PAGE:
i Leviathan Wakes (The Expanse #1) - narfna
43 Followers
37 Following
narfna

narfna

Food, books, TV, awesomeness.

Currently reading

The Anubis Gates (Ace Science Fiction)
Tim Powers
The Thirteenth Tale
Diane Setterfield

Leviathan Wakes (The Expanse #1)

Leviathan Wakes - James S.A. Corey

As promised, more detailed thoughts about my like, not love, of this book, in descending order. Just as a warning, this review will not make sense unless you've read the book, so I guess that makes me an asshole (SPOILERS AHOY):

 

STUFF I REALLY LIKED: . . . well this seems to be the problem. I thought for sure I would at least have one thing to put in this category, but it turns out I don't. Everything I liked about the book, I just liked. No strong emotions or attachments to characters, situations, or events in the novel whatsoever.

 

STUFF I LIKED: I liked Holden and his crew on the Rocinante, especially when they were first on the run. His crew is also just really likable, even if the characterization for everyone but Holden and Miller was pretty shallow. I could also appreciate the way that Ty Franck and Daniel Abraham (the joint authors behind the penname James S.A. Corey) built up their world. There was a vast amount of detail that really brought it to life, even if I was mostly uninspired by the results. I liked this as an audiobook -- in fact, because it was an audiobook my chances of actually pushing through the yick parts grew exponentially. Not sure I could have made it through this whole thing very fast if I was reading a hard copy.

 

STUFF THAT TERRIFIED ME: The vomit zombies. Holy shit. The alien doomsday device, the giant pulsating being that controls the Eros space station. That time Holden and Miller got irradiated to shit and almost died. That fucking molecule taking over an entire planet. The realities of space travel. Julie Mao's desiccated corpse. Basically everything.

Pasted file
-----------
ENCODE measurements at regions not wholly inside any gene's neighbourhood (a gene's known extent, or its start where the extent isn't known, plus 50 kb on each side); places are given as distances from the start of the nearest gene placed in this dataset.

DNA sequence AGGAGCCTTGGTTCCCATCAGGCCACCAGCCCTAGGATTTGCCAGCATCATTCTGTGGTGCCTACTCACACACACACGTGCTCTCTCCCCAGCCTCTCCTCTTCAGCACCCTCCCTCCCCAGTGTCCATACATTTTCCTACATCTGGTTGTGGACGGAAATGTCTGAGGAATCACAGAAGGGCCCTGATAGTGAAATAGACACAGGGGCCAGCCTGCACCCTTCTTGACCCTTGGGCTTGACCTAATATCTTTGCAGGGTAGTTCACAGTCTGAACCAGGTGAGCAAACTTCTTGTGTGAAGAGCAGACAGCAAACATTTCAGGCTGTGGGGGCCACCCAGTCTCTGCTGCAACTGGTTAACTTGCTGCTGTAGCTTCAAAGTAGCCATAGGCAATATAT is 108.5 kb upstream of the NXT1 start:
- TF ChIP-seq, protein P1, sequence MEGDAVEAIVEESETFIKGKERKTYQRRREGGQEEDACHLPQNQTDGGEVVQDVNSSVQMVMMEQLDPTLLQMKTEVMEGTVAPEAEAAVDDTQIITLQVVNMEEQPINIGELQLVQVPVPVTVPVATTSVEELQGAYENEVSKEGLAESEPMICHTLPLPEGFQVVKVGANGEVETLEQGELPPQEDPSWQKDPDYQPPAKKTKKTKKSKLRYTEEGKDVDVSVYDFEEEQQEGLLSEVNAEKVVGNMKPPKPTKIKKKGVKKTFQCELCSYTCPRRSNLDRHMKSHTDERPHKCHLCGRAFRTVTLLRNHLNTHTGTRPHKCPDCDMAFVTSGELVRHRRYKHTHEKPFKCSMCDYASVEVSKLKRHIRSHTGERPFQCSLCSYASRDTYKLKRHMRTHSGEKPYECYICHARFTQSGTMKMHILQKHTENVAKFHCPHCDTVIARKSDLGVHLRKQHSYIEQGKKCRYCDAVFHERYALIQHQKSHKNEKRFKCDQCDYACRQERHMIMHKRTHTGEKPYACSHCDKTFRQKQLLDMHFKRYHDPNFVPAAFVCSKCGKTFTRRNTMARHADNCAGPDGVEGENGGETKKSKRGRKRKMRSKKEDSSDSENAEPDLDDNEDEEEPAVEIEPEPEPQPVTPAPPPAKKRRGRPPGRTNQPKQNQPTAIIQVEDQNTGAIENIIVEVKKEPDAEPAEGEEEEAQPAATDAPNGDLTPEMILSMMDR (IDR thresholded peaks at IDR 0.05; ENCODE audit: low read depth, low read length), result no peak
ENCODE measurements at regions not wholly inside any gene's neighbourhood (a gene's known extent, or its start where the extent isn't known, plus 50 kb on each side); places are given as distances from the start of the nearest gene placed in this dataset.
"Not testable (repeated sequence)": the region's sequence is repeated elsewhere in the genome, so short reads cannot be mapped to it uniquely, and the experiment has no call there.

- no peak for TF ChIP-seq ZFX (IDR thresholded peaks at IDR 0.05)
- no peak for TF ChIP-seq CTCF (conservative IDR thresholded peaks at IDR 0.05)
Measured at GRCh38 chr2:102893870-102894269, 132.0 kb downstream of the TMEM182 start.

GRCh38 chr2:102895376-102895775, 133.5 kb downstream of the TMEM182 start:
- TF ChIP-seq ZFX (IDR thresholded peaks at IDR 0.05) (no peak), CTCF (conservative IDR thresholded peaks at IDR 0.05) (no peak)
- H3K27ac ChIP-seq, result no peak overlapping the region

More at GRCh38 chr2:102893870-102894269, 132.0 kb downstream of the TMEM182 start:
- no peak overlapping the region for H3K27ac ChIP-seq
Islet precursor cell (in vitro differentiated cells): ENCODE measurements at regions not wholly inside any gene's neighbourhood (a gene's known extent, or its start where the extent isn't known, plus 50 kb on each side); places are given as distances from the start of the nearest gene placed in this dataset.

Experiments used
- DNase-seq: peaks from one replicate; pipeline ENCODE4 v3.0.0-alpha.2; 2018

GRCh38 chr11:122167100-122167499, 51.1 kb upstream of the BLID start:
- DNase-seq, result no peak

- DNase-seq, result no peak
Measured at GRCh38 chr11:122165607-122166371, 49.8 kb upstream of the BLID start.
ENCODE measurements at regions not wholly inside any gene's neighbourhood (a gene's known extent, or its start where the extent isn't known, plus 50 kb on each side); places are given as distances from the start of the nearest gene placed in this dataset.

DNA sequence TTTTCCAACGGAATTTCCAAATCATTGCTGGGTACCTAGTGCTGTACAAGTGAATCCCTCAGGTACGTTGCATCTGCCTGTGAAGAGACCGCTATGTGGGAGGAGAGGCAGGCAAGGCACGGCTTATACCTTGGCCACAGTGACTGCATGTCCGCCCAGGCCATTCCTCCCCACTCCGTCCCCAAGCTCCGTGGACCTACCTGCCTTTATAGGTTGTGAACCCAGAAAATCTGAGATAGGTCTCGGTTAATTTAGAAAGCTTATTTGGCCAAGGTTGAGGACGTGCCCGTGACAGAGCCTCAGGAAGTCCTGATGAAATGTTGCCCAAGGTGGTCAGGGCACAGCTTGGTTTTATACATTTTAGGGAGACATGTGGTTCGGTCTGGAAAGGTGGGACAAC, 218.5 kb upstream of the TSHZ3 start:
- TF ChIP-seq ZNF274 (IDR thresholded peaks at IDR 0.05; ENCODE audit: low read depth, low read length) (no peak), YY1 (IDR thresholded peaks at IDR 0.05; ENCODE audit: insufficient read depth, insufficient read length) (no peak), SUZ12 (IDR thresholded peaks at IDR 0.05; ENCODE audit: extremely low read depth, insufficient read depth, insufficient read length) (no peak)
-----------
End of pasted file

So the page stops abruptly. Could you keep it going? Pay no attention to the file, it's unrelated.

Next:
STUFF I DIDN'T LIKE: Miller spends almost the entire book searching for a missing girl named Julie Mao, and when he finds her she's dead. He then proceeds to fall in love with her. I get the impulse behind Miller falling in love with the ghost of Julie Mao, I really do, but I still find it way creepy. He was an old fuck with murder issues, and she was a young girl who was dead. Sure she was representative of everything he'd ever lost in his life, but that doesn't make it not creepy as hell. Also creepy? Holden having four mothers and five fathers -- no, literally, it was a genetic soup up in there. And I find it completely implausible. I also thought the novel was about 100 pages too long. Towards the end, I was just like, come on, get it over with already.

 

IT'S JUST NOT MY THING: The book was split evenly between alternating POVs of Miller (old Belter detective on his way out, in every sense of the phrase) and Holden (idealistic ship captain from Earth who gets pulled into a situation way over his head and proceeds to start a war out of his good intentions). Almost all of Miller's chapters. I just found Miller to be exceptionally uninteresting as a hero, even if I could see the point of him conceptually. So dour and dark. So creepy with his love of young Julie Mao. If Holden was the maruading space hero, Miller was the space noir detective, and I'm just not that into noir. Exploring seedy underbellies makes my skin crawl in the bad way. I also acknowledge that the Belter lingo was accurate in terms of worldbuilding, but it was seriously annoying in practice -- same goes with the Belters/Inners war. Like, okay I get it. People suck even hundreds of years in the future.

 

With all of that said, I am interested in seeing how all of this plays out, which should be obvious by the fact that I'm currently listening to book two. For other, more eloquent thoughts, Ceridwen's review would do nicely.